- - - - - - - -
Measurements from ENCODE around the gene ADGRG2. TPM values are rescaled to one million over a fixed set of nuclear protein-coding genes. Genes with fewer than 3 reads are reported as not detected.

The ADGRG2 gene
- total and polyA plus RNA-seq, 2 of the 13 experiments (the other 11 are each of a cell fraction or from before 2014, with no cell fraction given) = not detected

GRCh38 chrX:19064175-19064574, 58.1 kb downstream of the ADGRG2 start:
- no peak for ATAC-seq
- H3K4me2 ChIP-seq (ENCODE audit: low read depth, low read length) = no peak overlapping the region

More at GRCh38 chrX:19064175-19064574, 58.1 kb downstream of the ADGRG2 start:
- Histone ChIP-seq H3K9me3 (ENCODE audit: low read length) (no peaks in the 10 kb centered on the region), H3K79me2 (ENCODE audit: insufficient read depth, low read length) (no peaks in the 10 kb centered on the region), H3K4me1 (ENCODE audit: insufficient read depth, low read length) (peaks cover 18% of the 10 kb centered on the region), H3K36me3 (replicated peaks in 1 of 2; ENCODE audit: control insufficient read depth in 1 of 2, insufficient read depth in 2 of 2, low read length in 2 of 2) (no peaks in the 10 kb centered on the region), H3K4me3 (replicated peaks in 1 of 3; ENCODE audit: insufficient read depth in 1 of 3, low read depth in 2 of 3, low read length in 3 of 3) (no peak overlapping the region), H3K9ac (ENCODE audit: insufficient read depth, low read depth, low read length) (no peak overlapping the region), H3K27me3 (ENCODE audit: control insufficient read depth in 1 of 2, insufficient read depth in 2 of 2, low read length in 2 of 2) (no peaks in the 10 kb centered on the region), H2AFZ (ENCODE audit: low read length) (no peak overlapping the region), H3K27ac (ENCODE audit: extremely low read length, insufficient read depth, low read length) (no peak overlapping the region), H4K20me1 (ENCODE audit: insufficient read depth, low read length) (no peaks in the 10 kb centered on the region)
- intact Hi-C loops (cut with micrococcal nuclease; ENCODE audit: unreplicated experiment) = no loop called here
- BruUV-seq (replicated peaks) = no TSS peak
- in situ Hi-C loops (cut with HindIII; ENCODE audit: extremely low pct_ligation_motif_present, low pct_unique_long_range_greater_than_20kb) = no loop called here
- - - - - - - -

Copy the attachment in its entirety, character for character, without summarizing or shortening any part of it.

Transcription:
Measurements from ENCODE around the gene ADGRG2. TPM values are rescaled to one million over a fixed set of nuclear protein-coding genes. Genes with fewer than 3 reads are reported as not detected.

The ADGRG2 gene
- total and polyA plus RNA-seq, 2 of the 13 experiments (the other 11 are each of a cell fraction or from before 2014, with no cell fraction given) = not detected

GRCh38 chrX:19064175-19064574, 58.1 kb downstream of the ADGRG2 start:
- no peak for ATAC-seq
- H3K4me2 ChIP-seq (ENCODE audit: low read depth, low read length) = no peak overlapping the region

More at GRCh38 chrX:19064175-19064574, 58.1 kb downstream of the ADGRG2 start:
- Histone ChIP-seq H3K9me3 (ENCODE audit: low read length) (no peaks in the 10 kb centered on the region), H3K79me2 (ENCODE audit: insufficient read depth, low read length) (no peaks in the 10 kb centered on the region), H3K4me1 (ENCODE audit: insufficient read depth, low read length) (peaks cover 18% of the 10 kb centered on the region), H3K36me3 (replicated peaks in 1 of 2; ENCODE audit: control insufficient read depth in 1 of 2, insufficient read depth in 2 of 2, low read length in 2 of 2) (no peaks in the 10 kb centered on the region), H3K4me3 (replicated peaks in 1 of 3; ENCODE audit: insufficient read depth in 1 of 3, low read depth in 2 of 3, low read length in 3 of 3) (no peak overlapping the region), H3K9ac (ENCODE audit: insufficient read depth, low read depth, low read length) (no peak overlapping the region), H3K27me3 (ENCODE audit: control insufficient read depth in 1 of 2, insufficient read depth in 2 of 2, low read length in 2 of 2) (no peaks in the 10 kb centered on the region), H2AFZ (ENCODE audit: low read length) (no peak overlapping the region), H3K27ac (ENCODE audit: extremely low read length, insufficient read depth, low read length) (no peak overlapping the region), H4K20me1 (ENCODE audit: insufficient read depth, low read length) (no peaks in the 10 kb centered on the region)
- intact Hi-C loops (cut with micrococcal nuclease; ENCODE audit: unreplicated experiment) = no loop called here
- BruUV-seq (replicated peaks) = no TSS peak
- in situ Hi-C loops (cut with HindIII; ENCODE audit: extremely low pct_ligation_motif_present, low pct_unique_long_range_greater_than_20kb) = no loop called here